FAQ On Uncontested Divorce
What is an uncontested divorce?
An uncontested divorce is one where both spouses agree to all of the issues in the case. This means you both agree to what will happen to your property and other assets, what will happen with your debts, and whether or not there will be alimony. If you have children, it means you will both also agree to the timesharing arrangement for the children.
What does uncontested mean?
It means both spouses are in agreement with how everything will be handled in the divorce.
Is an uncontested divorce cheaper?
The court charges the same filing fee for a divorce whether it is contested or uncontested. However, if your case is uncontested, you will not have to have the divorce papers served on your spouse, and that will save anywhere from $35 to $65. Also, our attorney’s fees for an uncontested case are invariably than for a contested case. The reason is because there is less work involved to resolve the case than if it were contested.
How to have an uncontested divorce?
To have an uncontested divorce, you and your spouse must agree to all of the important issues in the case. This means you both agree to what will happen to your property and other assets, what will happen with your debts, and whether or not there will be alimony. If you have children, it means you will both also agree to the timesharing arrangement for the children.
What if my spouse will not agree to everything?
If your spouse will not agree, then your case will not be uncontested. You can do one of two things: either talk to your spouse and try to get them to agree, or continue with the case as a contested case. If your spouse comes around and changes their mind and wants to be agreeable, then we can short-circuit the contested case and get it wrapped up quickly and for far less costs than if they continue to be disagreeable. Basically, we can convert your contested case to an uncontested case if you and your spouse can reach an agreement after the consented case begins.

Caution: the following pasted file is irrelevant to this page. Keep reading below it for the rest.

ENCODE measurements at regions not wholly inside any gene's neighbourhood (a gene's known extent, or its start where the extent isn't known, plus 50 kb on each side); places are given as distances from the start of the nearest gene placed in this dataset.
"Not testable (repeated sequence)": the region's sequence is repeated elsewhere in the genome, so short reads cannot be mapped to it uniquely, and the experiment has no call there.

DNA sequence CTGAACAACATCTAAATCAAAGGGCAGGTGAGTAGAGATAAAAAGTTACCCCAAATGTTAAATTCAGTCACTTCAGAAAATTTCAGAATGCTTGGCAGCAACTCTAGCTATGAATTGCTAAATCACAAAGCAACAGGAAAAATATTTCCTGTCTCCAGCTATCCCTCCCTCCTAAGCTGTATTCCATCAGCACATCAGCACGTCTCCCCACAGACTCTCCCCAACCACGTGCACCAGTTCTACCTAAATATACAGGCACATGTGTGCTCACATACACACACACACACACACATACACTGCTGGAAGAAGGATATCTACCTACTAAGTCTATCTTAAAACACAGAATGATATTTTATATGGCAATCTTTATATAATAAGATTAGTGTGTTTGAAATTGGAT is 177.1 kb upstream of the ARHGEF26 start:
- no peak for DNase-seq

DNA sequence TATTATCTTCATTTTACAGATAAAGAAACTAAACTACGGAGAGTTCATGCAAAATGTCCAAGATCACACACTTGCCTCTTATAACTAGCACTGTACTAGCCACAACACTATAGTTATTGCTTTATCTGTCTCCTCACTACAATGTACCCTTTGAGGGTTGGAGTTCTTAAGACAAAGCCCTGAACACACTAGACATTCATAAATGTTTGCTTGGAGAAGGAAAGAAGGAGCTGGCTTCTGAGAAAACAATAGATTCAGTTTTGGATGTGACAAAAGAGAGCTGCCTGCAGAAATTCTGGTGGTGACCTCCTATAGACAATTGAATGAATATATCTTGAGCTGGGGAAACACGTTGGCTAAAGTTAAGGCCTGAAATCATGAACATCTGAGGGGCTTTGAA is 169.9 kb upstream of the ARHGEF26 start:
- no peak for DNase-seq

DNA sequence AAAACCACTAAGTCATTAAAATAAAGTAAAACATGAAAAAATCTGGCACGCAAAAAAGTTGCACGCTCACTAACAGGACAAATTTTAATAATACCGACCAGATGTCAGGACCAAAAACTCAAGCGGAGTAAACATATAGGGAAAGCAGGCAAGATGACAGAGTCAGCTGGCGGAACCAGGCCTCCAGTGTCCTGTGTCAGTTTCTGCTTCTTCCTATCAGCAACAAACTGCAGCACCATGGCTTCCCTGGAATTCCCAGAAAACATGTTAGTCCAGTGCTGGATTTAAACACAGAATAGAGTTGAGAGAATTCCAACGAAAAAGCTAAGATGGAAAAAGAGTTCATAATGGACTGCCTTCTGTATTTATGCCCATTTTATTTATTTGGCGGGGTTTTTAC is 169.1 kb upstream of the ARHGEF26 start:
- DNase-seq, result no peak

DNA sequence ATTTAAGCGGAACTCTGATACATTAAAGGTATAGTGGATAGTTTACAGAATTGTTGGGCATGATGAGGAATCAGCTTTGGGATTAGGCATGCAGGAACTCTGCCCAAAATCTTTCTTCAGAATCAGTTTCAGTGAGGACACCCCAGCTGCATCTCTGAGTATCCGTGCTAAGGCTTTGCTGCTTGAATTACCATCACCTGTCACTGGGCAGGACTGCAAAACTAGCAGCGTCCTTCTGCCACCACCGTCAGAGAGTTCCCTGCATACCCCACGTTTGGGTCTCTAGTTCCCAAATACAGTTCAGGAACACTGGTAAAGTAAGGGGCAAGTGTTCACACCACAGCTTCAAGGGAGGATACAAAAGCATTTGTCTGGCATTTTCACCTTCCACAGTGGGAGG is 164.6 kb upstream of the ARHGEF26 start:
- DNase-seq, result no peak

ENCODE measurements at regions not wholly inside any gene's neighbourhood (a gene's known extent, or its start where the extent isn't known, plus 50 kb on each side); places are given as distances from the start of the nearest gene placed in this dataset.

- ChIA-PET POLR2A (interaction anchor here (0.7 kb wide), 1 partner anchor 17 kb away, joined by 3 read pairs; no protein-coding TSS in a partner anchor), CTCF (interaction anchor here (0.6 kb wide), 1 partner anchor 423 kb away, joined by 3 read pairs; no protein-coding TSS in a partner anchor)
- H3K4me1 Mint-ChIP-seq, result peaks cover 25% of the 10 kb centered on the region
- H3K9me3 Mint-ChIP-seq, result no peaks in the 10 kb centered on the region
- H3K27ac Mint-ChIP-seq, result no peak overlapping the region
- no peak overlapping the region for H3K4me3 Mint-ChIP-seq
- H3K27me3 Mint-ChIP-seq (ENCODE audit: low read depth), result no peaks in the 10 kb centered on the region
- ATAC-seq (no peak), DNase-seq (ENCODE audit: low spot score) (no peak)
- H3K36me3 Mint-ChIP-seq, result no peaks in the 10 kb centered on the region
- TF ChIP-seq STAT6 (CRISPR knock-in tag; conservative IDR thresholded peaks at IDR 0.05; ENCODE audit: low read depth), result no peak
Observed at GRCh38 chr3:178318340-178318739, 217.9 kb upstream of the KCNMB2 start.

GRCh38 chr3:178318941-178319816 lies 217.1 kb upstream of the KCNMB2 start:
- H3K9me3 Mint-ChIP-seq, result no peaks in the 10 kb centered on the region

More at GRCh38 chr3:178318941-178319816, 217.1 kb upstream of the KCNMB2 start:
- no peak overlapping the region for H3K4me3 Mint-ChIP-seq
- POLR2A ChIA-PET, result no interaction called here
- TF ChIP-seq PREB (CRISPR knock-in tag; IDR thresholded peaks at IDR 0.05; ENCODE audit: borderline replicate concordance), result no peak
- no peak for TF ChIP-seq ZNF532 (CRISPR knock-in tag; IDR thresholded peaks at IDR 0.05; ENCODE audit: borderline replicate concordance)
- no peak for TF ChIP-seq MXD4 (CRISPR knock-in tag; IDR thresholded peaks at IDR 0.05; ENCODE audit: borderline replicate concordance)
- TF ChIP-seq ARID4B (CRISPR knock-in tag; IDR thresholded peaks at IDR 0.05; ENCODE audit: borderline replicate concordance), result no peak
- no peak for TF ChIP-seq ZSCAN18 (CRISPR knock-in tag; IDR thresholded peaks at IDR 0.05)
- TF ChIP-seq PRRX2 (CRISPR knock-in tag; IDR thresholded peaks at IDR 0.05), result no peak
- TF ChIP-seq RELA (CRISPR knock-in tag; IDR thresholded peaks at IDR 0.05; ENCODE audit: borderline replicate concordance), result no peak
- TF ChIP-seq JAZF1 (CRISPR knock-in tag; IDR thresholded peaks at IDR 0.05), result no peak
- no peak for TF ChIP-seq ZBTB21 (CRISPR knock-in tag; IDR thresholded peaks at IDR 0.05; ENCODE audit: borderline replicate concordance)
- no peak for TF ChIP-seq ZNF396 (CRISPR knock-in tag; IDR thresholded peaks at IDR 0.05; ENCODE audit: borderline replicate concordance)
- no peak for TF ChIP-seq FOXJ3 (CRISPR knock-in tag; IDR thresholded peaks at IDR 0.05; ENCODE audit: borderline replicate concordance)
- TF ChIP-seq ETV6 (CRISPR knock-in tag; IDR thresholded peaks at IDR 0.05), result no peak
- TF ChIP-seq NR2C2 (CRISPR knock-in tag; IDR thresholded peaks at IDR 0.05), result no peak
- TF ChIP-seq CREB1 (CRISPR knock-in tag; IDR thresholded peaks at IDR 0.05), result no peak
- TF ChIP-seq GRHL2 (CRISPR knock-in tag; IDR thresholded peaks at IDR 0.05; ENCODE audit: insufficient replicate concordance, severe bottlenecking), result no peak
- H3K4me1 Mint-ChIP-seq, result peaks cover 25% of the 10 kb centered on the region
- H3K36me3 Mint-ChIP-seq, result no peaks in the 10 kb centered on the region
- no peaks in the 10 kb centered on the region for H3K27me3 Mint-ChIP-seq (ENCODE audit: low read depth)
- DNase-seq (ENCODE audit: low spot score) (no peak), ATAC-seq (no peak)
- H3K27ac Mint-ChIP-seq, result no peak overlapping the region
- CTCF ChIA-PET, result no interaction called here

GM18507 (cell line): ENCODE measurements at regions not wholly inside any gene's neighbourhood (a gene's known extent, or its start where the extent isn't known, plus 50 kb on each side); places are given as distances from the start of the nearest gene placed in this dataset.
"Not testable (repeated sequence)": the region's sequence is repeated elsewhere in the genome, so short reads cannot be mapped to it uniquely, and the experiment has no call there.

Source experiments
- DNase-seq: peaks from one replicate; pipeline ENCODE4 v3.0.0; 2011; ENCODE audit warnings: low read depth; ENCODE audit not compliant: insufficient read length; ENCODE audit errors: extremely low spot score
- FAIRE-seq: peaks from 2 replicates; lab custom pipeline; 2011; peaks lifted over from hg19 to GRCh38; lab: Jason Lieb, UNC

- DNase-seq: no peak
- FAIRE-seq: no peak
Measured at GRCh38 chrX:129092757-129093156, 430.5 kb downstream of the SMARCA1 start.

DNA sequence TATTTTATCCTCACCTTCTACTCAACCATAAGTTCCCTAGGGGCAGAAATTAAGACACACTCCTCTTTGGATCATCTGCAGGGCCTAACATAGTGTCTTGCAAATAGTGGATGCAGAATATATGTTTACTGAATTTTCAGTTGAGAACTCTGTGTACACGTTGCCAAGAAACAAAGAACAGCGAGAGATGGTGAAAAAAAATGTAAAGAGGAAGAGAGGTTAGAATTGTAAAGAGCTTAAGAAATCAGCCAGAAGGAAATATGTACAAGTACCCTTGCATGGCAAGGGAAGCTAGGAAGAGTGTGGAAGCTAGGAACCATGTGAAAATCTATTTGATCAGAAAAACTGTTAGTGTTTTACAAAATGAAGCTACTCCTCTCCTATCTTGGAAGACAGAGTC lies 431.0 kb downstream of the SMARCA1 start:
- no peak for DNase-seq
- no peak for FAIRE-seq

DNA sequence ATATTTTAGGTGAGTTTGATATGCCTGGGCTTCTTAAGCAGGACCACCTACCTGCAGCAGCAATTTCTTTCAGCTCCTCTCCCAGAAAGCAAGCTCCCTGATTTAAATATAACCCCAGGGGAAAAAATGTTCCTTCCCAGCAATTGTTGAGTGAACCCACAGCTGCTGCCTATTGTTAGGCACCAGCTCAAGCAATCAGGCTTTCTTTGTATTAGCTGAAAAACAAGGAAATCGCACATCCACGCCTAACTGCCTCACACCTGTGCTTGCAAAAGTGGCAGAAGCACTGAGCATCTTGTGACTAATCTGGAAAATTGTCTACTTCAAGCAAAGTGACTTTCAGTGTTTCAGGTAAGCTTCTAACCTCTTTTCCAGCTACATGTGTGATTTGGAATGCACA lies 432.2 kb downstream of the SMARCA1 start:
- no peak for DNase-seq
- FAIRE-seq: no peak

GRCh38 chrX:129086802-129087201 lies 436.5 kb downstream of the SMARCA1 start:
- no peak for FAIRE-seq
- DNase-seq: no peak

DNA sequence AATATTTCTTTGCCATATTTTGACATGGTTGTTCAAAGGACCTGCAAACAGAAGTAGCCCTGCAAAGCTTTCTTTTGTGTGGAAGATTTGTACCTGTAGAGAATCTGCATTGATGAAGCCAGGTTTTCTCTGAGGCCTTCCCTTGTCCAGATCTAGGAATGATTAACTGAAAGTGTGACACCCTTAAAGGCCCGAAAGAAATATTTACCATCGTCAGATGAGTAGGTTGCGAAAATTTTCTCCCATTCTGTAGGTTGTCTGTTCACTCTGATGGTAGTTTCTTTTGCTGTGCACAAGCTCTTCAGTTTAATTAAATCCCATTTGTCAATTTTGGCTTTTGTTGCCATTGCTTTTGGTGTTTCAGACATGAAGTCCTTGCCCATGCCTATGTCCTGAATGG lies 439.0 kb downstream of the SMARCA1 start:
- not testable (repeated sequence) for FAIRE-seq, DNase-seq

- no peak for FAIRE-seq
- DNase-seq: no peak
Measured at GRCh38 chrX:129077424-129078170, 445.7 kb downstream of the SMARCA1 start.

I want an amicable divorce.
If you and your spouse are on friendly terms, then hopefully you can agree as to how you want to handle your affairs in the divorce. If that’s the case, we can handle your case as an uncontested divorce.
Can I get child support in an uncontested divorce?
Yes. Child support cannot be waived by either parent since it is for the benefit of the child. Uncontested cases include preparation of the appropriate child support guidelines. We can discuss this process with you in more detail during your divorce consultation.
How to file an uncontested divorce?
Filing the divorce is done in the courthouse for the county in which the marital residence is located. Don’t worry about those details… we take care of all of that for you. If you are looking to handle your divorce on your own without a lawyer, we strongly urge you to consider our services instead. Our office sees a number of cases every year where people come to us trying to fix a divorce they handled themselves without an attorney– and many times there is nothing we can do to help them. It’s important your case is done correctly the first time. Or, if that is a stretch for your budget, our Budget Stretcher Divorce Service where Mr. Radeline personally prepares all of your divorce papers to ensure they are all drafted thoroughly and correctly. “Fill in the blank” divorce forms are only as good as what you write in the blanks. You will almost certainly not know everything that should be addressed. As an example, our shortest settlement agreement is usually at least 12 or 13 pages long. Fill in the blank forms leave you about five blank lines on the fill in the blank forms for your settlement terms, and they are simply inadequate.